Packers can pass, Falcons can run, so what gives?

The Packers were a preseason favorite to get to the Super Bowl, but they didn't win their division and had to overcome a plethora of injuries, many to their starters.

The Falcons, on the other hand, in the same division as the defending Super Bowl champions, figured to be a wild-card team at best, not champions of the NFC South -- let alone have home-field advantage.

Green Bay has already been to Atlanta this year and lost, 20-17, but that's the norm against Falcons quarterback Matt Ryan, who is 20-2 at home. There is little doubt this rematch in Saturday's NFC Divisional Playoff game will be as tough a matchup as the Falcons could face in the postseason.

Here are four critical questions heading into the Packers-Falcons rematch:

1. Can Pack stop Turner?

I talked with Packers defensive lineman Cullen Jenkins this week about the first Falcons game, and the first thing out of his mouth: "We better tackle Michael Turner better than (we did) last time." Turner carried the ball 23 times for 110 yards and a touchdown. He is a load, to say the least, as evidenced by 695 of his 1,371 rushing yards coming after contact. If the Packers don't gang-tackle this guy, he'll have another 100-plus day.

Green Bay is ranked No. 18 against the run largely because of the injuries up front on defense. The Packers have a blitz-scheming defense and can occasionally get caught in a pressure call when a run play is called. They did a nice job against LeSean McCoy last week, but he's a quick back who had only 12 carries.

Atlanta is going to give Turner 20 to 25 carries in this game. He had three runs over 10 yards in the last game. The problem Green Bay faces is when tight end Tony Gonzalez flexes his alignment and challenges the Packers' front seven to loosen up, which can create running lanes for Turner.

2. Can Capers' blitz scheme rattle Ryan?

Packers defensive coordinator Dom Capers dialed up only 14 pressure calls against Michael Vick last week, by my count, but Capers will have games in which the pressure calls can easily exceed 20. Capers averages about 35 percent of his third-down calls as blitzes, slightly higher on first downs.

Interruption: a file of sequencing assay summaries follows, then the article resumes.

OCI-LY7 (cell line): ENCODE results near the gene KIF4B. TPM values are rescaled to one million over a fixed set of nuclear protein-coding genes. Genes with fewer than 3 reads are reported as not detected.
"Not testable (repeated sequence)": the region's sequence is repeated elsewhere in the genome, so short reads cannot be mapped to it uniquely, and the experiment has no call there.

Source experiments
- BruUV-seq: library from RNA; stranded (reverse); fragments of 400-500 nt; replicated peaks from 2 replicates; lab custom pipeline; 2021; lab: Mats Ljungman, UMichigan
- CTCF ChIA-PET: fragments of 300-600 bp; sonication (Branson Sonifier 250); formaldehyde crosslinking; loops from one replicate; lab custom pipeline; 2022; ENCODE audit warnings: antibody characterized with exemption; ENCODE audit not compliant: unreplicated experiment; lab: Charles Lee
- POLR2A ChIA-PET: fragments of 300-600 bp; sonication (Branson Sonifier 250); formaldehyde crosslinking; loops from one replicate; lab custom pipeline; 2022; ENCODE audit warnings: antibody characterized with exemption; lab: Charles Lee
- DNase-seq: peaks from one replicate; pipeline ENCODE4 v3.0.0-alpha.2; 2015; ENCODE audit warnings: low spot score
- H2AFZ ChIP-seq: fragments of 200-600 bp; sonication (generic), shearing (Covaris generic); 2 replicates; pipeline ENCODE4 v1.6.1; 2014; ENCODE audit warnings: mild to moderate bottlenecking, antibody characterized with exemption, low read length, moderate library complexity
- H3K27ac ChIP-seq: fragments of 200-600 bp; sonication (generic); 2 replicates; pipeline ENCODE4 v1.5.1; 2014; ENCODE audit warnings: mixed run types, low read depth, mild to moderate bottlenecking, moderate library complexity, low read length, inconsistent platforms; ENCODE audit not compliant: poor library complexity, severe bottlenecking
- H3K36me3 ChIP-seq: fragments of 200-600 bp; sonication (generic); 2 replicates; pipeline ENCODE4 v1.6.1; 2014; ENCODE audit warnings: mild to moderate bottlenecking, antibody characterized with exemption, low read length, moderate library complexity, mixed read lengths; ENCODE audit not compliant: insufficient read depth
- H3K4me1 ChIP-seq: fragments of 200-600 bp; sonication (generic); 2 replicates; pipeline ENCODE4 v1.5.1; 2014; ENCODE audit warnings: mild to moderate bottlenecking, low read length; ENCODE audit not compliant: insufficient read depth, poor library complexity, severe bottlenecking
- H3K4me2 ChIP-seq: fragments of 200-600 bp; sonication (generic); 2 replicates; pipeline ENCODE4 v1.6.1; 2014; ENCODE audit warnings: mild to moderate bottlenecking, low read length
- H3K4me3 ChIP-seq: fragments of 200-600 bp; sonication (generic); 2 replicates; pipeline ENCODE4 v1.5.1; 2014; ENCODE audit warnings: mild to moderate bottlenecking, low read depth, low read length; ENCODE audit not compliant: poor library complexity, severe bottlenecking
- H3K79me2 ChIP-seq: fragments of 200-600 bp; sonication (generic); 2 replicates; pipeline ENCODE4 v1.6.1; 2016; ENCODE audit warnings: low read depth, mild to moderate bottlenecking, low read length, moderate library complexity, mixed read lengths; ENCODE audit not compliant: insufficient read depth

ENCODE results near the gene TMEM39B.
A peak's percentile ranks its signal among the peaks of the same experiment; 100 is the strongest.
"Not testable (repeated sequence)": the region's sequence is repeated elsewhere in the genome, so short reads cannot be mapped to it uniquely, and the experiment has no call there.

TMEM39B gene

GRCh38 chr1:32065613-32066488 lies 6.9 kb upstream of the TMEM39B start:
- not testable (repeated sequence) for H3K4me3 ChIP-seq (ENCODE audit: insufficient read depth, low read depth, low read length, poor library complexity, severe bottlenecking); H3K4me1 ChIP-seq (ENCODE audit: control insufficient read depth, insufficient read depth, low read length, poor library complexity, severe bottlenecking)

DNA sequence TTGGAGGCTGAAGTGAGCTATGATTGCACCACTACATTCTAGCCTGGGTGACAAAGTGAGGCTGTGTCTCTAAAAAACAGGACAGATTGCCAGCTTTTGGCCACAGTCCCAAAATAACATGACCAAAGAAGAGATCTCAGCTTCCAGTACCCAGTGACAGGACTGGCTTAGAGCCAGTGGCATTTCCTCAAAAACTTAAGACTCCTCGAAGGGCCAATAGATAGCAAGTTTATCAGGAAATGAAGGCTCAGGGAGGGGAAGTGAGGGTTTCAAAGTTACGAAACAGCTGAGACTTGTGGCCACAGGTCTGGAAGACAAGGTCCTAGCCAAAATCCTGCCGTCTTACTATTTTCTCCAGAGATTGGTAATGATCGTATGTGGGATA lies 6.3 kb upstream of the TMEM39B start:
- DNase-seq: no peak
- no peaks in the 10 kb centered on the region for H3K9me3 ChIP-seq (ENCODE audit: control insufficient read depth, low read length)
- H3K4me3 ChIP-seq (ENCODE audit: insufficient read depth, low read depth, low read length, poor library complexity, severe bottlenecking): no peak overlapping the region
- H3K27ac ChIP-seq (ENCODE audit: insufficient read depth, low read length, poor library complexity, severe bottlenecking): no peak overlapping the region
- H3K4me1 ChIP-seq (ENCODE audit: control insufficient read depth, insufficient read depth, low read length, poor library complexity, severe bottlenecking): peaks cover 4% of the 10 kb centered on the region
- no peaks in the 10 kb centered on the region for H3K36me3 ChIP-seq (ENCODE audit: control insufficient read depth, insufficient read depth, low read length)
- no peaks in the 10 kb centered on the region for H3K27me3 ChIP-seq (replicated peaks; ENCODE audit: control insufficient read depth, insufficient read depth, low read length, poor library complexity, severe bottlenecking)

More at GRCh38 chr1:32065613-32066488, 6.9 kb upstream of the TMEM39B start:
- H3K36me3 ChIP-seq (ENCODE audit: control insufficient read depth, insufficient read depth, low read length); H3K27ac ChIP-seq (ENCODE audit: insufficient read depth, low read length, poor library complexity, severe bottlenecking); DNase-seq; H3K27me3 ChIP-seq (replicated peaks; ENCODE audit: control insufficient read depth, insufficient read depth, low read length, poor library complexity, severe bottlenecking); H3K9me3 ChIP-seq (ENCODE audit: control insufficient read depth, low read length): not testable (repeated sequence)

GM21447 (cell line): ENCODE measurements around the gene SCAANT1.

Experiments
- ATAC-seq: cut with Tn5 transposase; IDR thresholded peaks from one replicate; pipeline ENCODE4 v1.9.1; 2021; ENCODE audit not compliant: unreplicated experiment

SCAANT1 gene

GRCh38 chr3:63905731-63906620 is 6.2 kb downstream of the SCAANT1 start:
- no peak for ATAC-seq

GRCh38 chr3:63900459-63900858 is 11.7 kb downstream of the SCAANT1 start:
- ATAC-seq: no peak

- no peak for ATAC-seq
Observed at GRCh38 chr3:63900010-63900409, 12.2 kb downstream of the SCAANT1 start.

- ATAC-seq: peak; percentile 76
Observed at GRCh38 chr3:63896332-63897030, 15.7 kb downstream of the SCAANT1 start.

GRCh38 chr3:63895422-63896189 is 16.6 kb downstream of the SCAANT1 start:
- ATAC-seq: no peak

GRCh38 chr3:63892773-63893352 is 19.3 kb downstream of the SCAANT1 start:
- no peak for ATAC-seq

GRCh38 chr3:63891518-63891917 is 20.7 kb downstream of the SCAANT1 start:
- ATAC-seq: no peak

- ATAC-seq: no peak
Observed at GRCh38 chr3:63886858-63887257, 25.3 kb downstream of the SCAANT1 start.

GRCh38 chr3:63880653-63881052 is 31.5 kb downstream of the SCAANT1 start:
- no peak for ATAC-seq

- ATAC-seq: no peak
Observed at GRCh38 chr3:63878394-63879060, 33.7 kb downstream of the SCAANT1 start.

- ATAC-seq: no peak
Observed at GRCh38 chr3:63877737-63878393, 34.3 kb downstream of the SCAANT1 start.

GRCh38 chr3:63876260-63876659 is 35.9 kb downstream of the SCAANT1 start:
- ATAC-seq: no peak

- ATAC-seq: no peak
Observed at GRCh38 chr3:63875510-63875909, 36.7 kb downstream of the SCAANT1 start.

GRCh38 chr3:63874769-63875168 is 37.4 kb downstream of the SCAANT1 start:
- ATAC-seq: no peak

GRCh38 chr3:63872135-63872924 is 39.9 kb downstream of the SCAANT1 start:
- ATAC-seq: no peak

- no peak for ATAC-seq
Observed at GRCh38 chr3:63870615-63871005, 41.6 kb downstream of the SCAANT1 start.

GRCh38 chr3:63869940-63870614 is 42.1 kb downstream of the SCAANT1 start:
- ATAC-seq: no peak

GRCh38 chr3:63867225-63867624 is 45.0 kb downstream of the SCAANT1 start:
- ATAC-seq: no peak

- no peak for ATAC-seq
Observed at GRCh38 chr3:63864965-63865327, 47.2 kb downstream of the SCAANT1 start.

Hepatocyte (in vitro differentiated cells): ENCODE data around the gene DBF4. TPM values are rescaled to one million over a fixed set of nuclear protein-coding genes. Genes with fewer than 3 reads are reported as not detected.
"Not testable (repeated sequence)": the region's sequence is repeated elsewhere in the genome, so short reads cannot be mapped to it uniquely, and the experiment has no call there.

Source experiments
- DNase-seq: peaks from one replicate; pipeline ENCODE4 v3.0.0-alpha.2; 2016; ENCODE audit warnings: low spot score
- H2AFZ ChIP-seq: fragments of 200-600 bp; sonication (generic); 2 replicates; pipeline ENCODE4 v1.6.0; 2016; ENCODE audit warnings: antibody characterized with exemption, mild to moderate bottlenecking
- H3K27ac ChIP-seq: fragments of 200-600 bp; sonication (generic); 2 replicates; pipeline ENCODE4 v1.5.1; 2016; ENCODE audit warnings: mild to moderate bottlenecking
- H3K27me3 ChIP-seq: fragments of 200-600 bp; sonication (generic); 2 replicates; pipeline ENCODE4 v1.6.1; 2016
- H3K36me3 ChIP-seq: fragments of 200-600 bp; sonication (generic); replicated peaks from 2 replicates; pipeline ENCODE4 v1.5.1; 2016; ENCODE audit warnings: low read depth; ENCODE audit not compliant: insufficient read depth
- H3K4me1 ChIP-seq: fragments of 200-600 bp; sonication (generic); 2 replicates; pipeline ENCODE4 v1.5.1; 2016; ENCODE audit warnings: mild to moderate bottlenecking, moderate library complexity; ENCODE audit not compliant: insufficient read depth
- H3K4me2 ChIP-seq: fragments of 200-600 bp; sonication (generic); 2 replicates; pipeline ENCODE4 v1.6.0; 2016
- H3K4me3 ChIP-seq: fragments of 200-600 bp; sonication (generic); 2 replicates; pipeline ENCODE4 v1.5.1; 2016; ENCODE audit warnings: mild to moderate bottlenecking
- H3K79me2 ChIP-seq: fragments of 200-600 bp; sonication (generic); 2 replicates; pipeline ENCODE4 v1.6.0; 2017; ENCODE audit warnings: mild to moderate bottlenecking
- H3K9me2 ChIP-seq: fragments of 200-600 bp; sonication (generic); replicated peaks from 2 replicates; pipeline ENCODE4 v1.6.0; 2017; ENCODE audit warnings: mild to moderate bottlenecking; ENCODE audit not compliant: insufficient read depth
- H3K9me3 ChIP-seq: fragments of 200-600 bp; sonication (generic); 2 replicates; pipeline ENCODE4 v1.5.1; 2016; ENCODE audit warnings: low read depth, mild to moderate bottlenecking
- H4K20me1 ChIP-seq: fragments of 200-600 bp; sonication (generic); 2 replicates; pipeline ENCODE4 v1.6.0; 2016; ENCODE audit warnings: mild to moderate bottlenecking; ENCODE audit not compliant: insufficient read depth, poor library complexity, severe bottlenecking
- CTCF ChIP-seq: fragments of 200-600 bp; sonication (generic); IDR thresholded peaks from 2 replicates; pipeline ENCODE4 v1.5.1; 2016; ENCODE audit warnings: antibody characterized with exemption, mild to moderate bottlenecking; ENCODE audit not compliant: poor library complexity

Ryan was sacked twice last time in 28 pass plays, but he completed 86 percent of his attempts. It might not be a good idea for Capers to run too many of his double inside blitzes with the inside backers or the Charles Woodson slot-corner blitz that has been so successful against other quarterbacks.

The Packers have to deal with wide receiver Roddy White, who had a league-leading 115 receptions this year and is targeted more than 11 times a game. The Packers will need Woodson to handle White, but expect the Falcons to throw to him more than the seven times they did in the first matchup.

Ryan hit nine different receivers the first time. That kind of distribution means doing a good job of reading coverages, which I expect again from Ryan.

3. Is Starks the final piece?

When the Packers lost running back Ryan Grant in the season opener, they basically lost their entire rushing attack, which plummeted to No. 24 in the NFL. Along comes rookie James Starks last week for 23 carries and 123 yards, and the Packers suddenly have balance.

Atlanta is an underrated rush defense that finished 10th in the NFL. The last time these teams met, Rodgers was the leading Packers rusher. Atlanta was 5-2 this year when opposing teams rushed for more than 100 yards, and the Falcons will be willing to let Starks have some production before they give up their pass defense with Rodgers and those terrific receivers. Rodgers threw for 344 yards last time, and if it weren't for his first-half fumble that led to a momentum-changing touchdown for the Falcons, Green Bay might have won the game.

4. Can Atlanta's secondary handle Green Bay's aerial attack?

Five different Packers receivers averaged more than 11 yards a reception in the first game, but the team scored only one receiving touchdown. Atlanta finished the year 27th against the pass, and a big part of the problem was the pass rush.

John Abraham had 13 sacks -- and had a sack/fumble against Rodgers -- but the rest of the team generated only 18 sacks on the year. The Packers will slide the protection to Abraham and buy time for Rodgers, who is equally capable in the pocket or on the rollout, to attack the secondary. Falcons defensive end Kory Biermann has to do a good job of contain Rodgers, because if he breaks contain, it will be a long day for the corners against Greg Jennings and Donald Driver. I expect Green Bay to have more than 300 yards passing in this game, although Atlanta corners Brent Grimes and Dunta Robinson are playing well.

The Packers were my preseason pick to go to the Super Bowl, but I never figured they would have to go on the road three times to do it. So I'm changing it up and taking the Falcons in a repeat of last time, 20-17.

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